The City of St. Albans has been in the news quite a bit lately for its successfully completed downtown revitalization projects. And rightly so – they have a newly completed parking garage, a redesigned Main Street streetscape, have assisted in the expansion of the multi-national business Mylan Technologies, and built a new privately owned State Office Building in the heart of downtown. And if that’s not enough, a public-private partnership has just been announced for a new hotel to be located downtown. Most municipalities would be happy to accomplish just one or two of these projects. How did the City of St. Albans pull all this off? It wasn’t by chance; it took lots of hard work and commitment.
These major steps in revitalizing downtown St. Albans came about through a multi-step process accomplished over a period of several years. Like many Vermont communities, the City began with creating a vision of what they wanted for their downtown. But it didn’t simply sit on a shelf. The final master plan became an actively-used blueprint for moving forward with specific projects. To show their commitment to the revitalization of its downtown, the City began with several key projects. The establishment of the Tax Increment Finance (TIF) district was essential for the City to finance various identified projects. And they also began investing in streetscape improvements, which in turn spurred building owners to upgrade facades and storefronts.
With these projects underway, the City focused on bringing more people downtown to work, shop and play. An opportunity arose for relocating the State Offices into the core of downtown to allow Mylan Technologies to expand onto the State’s existing site at the edge of downtown. For this, the City worked with the public and private sectors to help one business expand, the State to relocate into a core city block, and provide more parking downtown for businesses and visitors. Add to this the planned construction of the new hotel, the City will have gained about $40 million in public and private investment in only a handful of years. So how did the City successfully take these projects from vision to reality? Here are some of the “takeaway” lessons I gained from White + Burke’s involvement in the City’s revitalization efforts.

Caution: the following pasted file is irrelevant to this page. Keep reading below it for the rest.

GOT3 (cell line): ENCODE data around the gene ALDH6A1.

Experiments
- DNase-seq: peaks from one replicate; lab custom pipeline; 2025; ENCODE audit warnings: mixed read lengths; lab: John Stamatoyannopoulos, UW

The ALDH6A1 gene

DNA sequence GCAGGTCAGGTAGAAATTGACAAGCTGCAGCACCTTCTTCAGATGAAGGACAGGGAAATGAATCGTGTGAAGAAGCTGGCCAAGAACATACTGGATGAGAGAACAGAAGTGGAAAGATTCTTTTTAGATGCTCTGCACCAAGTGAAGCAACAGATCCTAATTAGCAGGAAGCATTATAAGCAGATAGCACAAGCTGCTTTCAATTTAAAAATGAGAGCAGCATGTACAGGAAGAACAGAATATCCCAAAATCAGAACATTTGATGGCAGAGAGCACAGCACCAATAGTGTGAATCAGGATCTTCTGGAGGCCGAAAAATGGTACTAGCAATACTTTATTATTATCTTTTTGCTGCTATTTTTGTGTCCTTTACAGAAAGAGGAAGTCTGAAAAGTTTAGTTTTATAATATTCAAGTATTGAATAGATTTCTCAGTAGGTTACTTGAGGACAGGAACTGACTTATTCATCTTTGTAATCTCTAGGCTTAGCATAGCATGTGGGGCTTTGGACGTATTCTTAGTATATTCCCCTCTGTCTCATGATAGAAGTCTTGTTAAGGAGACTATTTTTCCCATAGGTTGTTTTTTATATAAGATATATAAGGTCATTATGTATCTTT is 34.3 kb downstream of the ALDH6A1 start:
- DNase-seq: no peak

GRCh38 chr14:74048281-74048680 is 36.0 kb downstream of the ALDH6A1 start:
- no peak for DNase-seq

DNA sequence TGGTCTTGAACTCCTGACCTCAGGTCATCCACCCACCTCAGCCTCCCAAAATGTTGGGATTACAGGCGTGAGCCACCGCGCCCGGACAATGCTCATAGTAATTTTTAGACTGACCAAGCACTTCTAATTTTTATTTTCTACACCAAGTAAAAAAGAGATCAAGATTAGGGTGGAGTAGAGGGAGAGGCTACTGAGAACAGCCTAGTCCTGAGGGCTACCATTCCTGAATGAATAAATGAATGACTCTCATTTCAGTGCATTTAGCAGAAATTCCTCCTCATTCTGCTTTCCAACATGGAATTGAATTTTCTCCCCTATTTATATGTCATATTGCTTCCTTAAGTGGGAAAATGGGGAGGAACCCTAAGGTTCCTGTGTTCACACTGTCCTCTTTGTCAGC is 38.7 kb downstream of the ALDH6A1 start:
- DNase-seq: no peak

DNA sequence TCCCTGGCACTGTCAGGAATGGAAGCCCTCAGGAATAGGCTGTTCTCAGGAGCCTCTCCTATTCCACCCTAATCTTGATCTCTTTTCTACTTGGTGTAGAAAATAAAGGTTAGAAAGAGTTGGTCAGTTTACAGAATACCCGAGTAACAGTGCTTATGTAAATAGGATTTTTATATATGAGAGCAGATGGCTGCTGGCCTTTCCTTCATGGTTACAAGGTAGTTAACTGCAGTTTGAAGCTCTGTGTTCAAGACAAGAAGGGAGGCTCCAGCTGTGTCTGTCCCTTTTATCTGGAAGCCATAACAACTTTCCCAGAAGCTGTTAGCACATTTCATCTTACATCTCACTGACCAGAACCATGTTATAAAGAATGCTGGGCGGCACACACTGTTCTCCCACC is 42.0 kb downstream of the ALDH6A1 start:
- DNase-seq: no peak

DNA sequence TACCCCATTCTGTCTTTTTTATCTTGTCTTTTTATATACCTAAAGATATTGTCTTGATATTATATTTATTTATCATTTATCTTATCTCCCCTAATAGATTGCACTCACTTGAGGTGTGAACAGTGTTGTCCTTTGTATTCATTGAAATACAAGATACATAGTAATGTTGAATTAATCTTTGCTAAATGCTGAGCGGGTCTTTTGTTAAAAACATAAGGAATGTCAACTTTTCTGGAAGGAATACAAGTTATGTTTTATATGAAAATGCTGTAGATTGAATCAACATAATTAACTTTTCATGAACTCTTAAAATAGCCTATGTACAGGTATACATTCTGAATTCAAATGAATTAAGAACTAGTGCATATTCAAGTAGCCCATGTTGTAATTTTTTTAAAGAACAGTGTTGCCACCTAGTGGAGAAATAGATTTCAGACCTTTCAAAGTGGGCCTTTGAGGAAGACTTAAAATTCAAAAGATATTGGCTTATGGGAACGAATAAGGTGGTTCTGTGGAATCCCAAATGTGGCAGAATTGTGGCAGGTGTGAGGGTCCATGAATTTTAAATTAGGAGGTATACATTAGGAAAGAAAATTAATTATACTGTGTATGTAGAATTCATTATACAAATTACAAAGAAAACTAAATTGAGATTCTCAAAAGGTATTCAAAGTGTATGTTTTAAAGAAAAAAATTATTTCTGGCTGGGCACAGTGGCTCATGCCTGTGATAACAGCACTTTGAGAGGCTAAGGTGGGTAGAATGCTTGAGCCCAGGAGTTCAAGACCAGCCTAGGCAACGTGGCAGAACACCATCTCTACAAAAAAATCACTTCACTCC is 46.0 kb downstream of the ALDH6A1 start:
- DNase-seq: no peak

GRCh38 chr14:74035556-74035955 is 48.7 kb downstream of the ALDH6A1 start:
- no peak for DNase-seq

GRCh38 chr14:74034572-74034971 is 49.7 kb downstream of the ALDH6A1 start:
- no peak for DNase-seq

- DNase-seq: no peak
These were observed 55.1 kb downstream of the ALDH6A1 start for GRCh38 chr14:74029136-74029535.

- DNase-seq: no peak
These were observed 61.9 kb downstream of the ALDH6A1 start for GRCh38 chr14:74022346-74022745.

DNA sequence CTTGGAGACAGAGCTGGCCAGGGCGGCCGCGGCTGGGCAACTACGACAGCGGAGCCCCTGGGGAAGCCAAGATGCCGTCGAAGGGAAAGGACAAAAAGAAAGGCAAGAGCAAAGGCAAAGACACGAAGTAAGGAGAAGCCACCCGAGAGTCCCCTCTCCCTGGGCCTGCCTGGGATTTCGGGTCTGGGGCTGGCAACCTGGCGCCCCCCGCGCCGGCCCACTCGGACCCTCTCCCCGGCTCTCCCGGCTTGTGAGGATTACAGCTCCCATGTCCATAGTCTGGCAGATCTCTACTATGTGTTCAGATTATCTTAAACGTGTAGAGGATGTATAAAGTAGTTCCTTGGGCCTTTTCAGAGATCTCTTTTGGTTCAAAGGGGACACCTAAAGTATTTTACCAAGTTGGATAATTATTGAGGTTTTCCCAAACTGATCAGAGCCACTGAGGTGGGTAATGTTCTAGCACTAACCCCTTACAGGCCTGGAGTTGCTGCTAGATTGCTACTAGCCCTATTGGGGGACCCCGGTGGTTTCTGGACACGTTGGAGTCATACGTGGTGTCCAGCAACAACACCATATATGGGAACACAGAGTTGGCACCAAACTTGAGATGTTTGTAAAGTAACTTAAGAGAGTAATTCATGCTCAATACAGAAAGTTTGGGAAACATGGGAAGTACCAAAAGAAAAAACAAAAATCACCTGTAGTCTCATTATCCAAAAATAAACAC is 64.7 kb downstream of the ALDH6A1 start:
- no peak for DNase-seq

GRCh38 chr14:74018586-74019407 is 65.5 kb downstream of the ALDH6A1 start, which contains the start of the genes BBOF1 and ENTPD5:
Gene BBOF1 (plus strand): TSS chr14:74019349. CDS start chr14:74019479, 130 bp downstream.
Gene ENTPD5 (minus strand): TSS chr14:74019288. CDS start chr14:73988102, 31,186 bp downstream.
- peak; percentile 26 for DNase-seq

A dedicated team of professionals with the necessary technical expertise and skills for addressing the complexities involved in real estate redevelopment in a downtown environment is crucial. The team should include both public and private sector people with stakes in the success of the projects. Regular weekly team meetings keep everyone abreast of both the big picture and the details, help keep everyone on-task and on schedule, allow early identification of issues, and provide a forum for promptly identifying solutions. Also important is knowing the team’s strengths and allocating the best person / people to tackle an issue when it arises.
2. Landowner Commitment
Work with landowners early before unveiling designs. This helps them become part of the project, “buy into” and ultimately become champion supporters. A few questions that you should answer before meeting with each landowner include:
- Why is this project good for the community?
- How does the project affect them?
- Why should they support it?
Always identify the best person / people to approach each landowner before making contact. For example, perhaps a landowner has an ongoing gripe with the local government that may have nothing to do with the project. Having a team member who isn’t a municipal employee contact this landowner can lead to positive discussions and better outcomes.
3. Public Sector Financing
The City of St. Albans worked with the belief that strategically used public funds would result in private investment following. That proved to be correct. But they didn’t just spend public money and cross their fingers about the private investments. Agreements with private entities were negotiated in advance. Additionally, knowing what public funding options are available for a community is beneficial for stretching municipal dollars for financing various portions of projects. For the St. Albans project, tax incremental finance (TIF) funds were used for financing the parking garage and the first round of planned transportation enhancements, the streetscape improvements on Main Street. In addition, State funding was quickly identified and accessed for cleanup efforts of hazardous materials identified during the environmental review of several parcels to be redeveloped.
Solid support of a municipalities’ leaders – both public and private – is crucial. In St. Albans, the City Manager and Mayor actively led the efforts. The City Council, after asking the important tough questions and assuring themselves of the soundness of the various projects, repeatedly voted unanimously in favor of the City’s investments. The local newspaper publisher supported the projects as did other key local business people. Speaking with one voice, these leaders’ efforts resulted in overwhelming voter approval of a series of bond issues critical to the entire revitalization effort.
These principles proved key for the City of St. Albans. As myriad hurdles and challenges crop up, as they inevitably will, a team with this distinctive type of structure and approach can think and act creatively to solve them and keep moving forward to success.
By: Gail Henderson-King